As day follows night, the transgender rights activists are out to get Adele. Her crime? Saying that she loves being a woman when collecting her award at the Brit Awards last night for Artist of the Year.
For that, the world’s most famous singer is being sneered at, and accused of being a TERF – that’s the rather nasty term being bandied around for a feminist who allegedly excludes the rights of transgender women, and one that is often used against Adele’s friend, JK Rowling.
While collecting the award – which used to be given separately to best female and best male artist- Adele said, with her usual passion: “I understand why the name of this award has changed. But I really love being a woman and being a female artist I do, I do ! I’m really proud of us”.
And so she should be proud, hugely proud. For years, female artists in what has been a macho industry have had to fight to have their voices heard, and it’s one of the reasons that the female category existed.
But the trans-rights brigade missed the point completely. LGBT activists were quick to tweet: “Please, no, ADELE can’t be a TERF. That last comment, though ambiguous, could be perceived as TERF-Y. Please no”. Another activist tweeted: “I love Adele but that ‘woman’ comment seemed like a bit of a dig, non binary artists deserve better”.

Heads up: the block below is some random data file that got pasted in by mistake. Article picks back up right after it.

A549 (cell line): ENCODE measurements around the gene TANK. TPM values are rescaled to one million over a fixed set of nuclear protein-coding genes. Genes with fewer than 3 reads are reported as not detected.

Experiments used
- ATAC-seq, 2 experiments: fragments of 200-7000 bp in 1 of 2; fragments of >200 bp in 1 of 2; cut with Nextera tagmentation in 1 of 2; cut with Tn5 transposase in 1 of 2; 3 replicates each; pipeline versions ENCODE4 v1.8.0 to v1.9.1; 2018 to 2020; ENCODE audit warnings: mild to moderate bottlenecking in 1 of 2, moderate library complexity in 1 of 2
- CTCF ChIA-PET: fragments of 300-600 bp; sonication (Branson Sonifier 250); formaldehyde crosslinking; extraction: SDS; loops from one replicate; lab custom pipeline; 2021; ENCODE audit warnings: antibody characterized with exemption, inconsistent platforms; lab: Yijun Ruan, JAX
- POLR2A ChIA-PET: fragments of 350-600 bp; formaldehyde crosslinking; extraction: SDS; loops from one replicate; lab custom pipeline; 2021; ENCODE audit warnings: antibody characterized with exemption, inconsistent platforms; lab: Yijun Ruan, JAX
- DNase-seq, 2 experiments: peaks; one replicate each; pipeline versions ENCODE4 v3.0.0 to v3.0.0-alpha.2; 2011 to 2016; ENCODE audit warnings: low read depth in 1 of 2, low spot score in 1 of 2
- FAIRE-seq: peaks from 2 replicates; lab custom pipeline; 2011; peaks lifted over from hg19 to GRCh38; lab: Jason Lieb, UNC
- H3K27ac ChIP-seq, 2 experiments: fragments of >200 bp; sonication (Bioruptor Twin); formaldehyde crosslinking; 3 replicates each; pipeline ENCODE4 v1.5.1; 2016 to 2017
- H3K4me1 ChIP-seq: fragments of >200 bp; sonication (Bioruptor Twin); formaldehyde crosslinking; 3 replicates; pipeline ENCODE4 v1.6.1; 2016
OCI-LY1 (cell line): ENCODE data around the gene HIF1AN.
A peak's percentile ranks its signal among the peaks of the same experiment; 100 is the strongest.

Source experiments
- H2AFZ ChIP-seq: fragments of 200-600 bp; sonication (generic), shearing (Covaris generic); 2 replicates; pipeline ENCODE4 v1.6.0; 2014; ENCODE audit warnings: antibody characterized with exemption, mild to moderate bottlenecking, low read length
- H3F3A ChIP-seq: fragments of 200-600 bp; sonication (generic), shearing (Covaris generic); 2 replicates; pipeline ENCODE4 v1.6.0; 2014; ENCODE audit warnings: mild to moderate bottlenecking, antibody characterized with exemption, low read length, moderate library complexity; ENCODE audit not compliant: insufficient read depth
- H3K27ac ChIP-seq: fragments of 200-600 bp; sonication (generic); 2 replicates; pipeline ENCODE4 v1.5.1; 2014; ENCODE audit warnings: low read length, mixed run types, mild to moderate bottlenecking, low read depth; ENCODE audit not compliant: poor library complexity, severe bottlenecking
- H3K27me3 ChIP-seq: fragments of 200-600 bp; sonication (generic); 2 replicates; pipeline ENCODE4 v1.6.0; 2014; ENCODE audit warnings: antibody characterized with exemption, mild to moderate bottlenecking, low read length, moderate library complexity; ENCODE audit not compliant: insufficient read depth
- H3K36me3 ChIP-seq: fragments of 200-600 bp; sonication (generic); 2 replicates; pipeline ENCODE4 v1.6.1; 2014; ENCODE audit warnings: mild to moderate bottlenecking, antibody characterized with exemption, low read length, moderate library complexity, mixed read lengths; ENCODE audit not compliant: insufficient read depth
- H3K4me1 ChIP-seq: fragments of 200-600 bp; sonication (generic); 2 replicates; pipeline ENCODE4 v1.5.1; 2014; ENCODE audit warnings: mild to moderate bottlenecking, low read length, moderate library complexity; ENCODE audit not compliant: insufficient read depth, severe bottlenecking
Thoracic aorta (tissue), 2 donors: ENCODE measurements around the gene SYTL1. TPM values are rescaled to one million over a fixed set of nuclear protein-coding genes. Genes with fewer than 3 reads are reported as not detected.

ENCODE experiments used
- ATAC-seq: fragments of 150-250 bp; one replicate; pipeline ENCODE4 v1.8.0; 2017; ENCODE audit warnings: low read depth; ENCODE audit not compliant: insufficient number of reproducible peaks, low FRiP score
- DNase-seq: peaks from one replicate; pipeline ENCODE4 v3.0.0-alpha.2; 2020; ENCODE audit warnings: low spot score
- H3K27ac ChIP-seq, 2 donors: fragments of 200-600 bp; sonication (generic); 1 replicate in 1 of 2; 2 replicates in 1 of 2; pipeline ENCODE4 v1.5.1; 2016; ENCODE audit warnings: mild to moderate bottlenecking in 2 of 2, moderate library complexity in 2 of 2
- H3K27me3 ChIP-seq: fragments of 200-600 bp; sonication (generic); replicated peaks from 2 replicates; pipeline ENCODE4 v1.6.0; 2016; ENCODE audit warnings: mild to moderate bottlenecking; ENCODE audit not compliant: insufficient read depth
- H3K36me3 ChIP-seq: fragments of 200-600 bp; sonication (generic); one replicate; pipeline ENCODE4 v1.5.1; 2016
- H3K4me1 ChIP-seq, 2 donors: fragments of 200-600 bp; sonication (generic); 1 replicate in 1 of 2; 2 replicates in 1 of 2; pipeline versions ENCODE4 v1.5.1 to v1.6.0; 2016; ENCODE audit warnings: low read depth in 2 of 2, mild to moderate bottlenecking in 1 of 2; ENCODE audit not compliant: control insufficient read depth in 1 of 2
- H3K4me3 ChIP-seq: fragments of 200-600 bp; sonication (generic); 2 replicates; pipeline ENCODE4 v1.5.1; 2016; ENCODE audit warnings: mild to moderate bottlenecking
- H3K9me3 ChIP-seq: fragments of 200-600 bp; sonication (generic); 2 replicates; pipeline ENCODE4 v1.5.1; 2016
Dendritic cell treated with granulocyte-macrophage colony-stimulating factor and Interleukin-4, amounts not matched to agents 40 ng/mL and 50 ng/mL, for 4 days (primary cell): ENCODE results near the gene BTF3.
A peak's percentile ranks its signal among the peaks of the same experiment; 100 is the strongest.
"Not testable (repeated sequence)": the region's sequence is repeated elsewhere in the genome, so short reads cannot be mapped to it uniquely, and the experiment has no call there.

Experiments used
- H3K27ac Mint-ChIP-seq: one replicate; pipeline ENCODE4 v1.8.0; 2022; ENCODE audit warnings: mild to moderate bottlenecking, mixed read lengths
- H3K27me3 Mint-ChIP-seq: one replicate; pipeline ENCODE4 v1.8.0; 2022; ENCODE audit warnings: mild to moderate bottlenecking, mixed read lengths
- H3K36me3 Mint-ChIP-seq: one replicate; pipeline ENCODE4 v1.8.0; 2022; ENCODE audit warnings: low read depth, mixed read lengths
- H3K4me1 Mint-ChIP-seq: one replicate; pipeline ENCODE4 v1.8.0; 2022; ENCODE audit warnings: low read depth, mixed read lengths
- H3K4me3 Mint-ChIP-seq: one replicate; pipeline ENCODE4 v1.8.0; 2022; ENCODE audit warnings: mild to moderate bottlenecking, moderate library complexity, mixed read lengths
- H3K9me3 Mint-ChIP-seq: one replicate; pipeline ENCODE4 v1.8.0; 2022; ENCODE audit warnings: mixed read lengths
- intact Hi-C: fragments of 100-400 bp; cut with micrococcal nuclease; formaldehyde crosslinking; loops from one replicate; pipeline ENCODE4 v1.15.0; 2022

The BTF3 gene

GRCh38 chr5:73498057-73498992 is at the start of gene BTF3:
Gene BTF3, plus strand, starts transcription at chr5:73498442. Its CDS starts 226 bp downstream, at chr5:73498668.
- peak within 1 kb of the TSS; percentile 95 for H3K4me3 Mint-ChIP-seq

Happily these killjoys are in the minority. Most women’s groups who worry about these things came out in support. Safeguard Women & Girls said: “Yes, women are part of society, 50% actually. @Adele you make every woman I know proud. You’re an inspiration to many of what can be achieved”.
Another women’s rights activist, Inna Shevchenko said: “Welcome to the Brave Inclusive New World: Now saying ‘I really love being a woman, I really love being a female artist’ is enough to be labeled as a Terf and a transphobe”.
And happily, Adele is the one who has the bigger and more powerful voice. As she might put it, and did in a song, Set fire to the Rain. Whatever that means. How do you set fire to the rain?